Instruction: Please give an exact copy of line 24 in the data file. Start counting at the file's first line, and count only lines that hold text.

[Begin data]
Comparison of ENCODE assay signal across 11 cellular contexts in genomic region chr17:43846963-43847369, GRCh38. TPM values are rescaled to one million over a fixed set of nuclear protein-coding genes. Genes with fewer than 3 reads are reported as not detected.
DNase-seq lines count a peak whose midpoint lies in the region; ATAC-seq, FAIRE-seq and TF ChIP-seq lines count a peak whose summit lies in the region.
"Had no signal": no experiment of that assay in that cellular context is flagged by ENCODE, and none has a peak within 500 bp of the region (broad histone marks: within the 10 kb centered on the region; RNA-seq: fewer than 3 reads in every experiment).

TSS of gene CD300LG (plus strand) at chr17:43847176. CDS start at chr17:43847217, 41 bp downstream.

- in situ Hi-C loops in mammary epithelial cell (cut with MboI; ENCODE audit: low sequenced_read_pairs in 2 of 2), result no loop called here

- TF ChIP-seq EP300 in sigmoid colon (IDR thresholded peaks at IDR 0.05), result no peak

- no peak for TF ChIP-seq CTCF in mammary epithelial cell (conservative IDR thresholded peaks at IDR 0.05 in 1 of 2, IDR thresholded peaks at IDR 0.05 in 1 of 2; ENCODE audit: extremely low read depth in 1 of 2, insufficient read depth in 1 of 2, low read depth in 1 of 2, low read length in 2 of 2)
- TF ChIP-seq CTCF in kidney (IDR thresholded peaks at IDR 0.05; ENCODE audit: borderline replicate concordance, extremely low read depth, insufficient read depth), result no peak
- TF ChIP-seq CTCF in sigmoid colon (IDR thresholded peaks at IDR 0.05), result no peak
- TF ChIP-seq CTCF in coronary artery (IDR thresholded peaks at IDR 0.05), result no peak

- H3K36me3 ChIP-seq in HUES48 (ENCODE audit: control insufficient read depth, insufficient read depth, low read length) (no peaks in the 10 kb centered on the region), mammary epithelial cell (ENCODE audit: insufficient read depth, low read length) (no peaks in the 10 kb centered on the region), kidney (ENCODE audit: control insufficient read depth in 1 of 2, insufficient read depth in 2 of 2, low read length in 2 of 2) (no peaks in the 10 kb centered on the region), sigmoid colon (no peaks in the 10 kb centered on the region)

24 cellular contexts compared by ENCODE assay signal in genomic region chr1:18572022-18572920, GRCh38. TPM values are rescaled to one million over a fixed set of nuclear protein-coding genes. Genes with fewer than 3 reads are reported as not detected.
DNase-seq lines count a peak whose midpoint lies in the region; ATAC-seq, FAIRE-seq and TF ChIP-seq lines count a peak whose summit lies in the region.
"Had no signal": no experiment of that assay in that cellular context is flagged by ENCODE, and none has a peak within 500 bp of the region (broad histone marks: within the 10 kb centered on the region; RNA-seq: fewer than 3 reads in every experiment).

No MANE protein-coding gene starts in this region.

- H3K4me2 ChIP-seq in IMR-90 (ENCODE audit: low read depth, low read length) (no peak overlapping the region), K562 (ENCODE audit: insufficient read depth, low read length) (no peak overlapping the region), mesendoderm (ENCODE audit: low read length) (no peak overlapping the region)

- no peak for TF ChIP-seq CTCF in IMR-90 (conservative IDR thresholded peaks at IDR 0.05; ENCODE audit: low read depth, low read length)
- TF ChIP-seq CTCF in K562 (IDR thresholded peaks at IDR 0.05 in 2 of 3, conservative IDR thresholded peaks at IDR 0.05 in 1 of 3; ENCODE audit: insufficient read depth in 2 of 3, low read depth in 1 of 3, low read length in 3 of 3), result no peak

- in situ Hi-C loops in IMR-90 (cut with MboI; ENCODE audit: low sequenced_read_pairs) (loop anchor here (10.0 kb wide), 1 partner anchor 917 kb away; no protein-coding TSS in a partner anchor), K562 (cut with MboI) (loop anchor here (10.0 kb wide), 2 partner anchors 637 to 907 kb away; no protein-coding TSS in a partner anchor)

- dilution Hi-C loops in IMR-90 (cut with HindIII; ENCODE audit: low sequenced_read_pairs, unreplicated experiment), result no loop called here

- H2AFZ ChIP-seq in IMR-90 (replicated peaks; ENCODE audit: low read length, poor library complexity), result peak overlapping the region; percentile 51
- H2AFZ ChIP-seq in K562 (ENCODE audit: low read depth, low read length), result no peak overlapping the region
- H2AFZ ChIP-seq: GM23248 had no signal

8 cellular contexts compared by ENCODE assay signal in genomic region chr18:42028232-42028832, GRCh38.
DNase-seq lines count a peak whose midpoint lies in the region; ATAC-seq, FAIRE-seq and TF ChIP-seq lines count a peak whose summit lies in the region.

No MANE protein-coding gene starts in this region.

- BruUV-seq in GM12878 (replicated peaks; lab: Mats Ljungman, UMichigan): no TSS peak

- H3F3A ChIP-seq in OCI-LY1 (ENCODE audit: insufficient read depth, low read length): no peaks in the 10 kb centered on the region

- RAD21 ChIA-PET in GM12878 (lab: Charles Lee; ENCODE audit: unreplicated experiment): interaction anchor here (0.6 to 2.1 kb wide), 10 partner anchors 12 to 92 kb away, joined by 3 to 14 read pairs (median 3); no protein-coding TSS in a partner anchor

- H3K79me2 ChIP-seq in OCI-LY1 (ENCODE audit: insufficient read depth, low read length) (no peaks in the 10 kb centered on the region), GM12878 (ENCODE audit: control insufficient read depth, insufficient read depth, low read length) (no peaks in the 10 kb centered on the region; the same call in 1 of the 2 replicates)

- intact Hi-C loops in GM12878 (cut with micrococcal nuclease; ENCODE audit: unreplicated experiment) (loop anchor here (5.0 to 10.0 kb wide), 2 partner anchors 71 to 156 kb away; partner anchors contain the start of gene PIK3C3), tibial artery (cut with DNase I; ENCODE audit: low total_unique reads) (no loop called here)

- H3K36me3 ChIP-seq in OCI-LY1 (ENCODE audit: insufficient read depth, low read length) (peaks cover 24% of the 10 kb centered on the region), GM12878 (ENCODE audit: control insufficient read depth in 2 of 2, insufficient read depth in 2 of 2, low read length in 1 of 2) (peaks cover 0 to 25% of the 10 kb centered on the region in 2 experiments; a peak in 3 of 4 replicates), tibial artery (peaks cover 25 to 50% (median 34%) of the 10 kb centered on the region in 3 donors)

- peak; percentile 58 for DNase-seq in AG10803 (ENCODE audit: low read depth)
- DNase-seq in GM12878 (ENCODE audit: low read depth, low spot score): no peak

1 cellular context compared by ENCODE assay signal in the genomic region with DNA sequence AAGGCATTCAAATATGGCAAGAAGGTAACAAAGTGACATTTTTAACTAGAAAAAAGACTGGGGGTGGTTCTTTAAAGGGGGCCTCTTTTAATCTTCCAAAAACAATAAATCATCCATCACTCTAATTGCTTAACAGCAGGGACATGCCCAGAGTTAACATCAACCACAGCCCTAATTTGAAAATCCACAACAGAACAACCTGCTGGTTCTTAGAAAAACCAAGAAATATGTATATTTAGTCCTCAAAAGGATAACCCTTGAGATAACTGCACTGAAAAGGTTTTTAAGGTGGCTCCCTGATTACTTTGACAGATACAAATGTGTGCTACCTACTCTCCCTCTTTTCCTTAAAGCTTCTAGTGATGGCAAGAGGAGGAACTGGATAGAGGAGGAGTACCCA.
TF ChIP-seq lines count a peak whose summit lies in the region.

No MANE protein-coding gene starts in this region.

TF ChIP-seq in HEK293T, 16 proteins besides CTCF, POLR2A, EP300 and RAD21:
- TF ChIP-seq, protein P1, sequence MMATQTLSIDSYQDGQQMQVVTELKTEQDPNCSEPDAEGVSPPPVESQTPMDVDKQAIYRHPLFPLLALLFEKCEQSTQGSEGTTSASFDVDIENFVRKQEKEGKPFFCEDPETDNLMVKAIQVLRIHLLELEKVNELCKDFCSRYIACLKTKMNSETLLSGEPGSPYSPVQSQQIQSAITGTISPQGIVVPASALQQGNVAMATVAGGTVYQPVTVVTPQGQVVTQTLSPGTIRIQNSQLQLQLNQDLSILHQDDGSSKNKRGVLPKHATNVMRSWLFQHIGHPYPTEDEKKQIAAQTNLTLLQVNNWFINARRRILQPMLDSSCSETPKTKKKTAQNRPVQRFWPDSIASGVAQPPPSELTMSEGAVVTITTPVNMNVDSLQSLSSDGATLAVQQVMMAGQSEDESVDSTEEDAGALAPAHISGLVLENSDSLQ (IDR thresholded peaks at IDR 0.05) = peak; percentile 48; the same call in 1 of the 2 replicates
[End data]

8 cellular contexts compared by ENCODE assay signal in genomic region chr18:42028232-42028832, GRCh38.